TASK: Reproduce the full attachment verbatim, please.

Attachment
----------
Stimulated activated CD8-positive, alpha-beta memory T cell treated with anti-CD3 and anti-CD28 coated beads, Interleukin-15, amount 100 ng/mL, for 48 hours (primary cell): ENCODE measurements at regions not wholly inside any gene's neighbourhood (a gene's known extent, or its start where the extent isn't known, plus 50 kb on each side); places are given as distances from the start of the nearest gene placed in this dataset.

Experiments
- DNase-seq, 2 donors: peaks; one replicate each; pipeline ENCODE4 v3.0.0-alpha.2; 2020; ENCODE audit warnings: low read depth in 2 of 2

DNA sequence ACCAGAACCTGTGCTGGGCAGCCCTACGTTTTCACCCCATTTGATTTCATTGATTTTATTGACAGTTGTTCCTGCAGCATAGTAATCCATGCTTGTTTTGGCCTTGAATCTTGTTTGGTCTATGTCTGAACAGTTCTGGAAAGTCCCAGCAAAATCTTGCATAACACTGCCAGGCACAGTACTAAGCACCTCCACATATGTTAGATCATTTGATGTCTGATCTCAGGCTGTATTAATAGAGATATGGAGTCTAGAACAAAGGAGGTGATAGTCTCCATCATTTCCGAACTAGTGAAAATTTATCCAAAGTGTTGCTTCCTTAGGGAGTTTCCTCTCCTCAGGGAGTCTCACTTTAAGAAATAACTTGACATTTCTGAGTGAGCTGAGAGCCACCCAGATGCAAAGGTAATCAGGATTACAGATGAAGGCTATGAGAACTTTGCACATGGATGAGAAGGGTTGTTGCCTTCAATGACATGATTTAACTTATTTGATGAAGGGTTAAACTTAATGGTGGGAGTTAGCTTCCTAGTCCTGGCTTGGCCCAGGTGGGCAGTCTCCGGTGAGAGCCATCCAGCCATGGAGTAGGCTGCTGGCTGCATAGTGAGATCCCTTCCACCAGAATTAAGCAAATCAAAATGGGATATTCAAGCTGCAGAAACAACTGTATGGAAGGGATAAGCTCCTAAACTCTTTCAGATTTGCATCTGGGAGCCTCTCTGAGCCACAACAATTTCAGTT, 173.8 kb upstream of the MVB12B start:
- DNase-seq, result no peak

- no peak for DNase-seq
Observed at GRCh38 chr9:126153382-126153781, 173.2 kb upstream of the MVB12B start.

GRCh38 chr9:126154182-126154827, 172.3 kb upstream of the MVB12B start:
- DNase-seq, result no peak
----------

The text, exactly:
Stimulated activated CD8-positive, alpha-beta memory T cell treated with anti-CD3 and anti-CD28 coated beads, Interleukin-15, amount 100 ng/mL, for 48 hours (primary cell): ENCODE measurements at regions not wholly inside any gene's neighbourhood (a gene's known extent, or its start where the extent isn't known, plus 50 kb on each side); places are given as distances from the start of the nearest gene placed in this dataset.

Experiments
- DNase-seq, 2 donors: peaks; one replicate each; pipeline ENCODE4 v3.0.0-alpha.2; 2020; ENCODE audit warnings: low read depth in 2 of 2

DNA sequence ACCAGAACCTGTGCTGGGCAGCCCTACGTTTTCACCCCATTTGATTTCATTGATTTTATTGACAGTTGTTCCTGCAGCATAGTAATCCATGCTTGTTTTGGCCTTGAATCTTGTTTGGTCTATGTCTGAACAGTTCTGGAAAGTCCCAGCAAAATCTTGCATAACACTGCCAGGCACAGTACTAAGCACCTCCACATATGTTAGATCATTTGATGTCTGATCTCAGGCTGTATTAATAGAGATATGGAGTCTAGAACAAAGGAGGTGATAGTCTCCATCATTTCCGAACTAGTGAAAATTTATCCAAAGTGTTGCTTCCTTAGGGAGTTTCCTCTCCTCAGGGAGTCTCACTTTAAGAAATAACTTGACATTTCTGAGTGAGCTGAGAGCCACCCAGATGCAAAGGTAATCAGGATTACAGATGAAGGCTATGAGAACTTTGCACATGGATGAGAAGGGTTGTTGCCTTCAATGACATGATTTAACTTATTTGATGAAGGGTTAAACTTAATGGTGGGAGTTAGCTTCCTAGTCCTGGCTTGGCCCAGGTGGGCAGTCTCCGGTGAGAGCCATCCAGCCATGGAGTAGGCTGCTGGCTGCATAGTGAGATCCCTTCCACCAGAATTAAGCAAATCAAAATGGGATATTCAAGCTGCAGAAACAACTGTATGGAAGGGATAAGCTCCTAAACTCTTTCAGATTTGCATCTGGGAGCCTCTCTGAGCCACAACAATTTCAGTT, 173.8 kb upstream of the MVB12B start:
- DNase-seq, result no peak

- no peak for DNase-seq
Observed at GRCh38 chr9:126153382-126153781, 173.2 kb upstream of the MVB12B start.

GRCh38 chr9:126154182-126154827, 172.3 kb upstream of the MVB12B start:
- DNase-seq, result no peak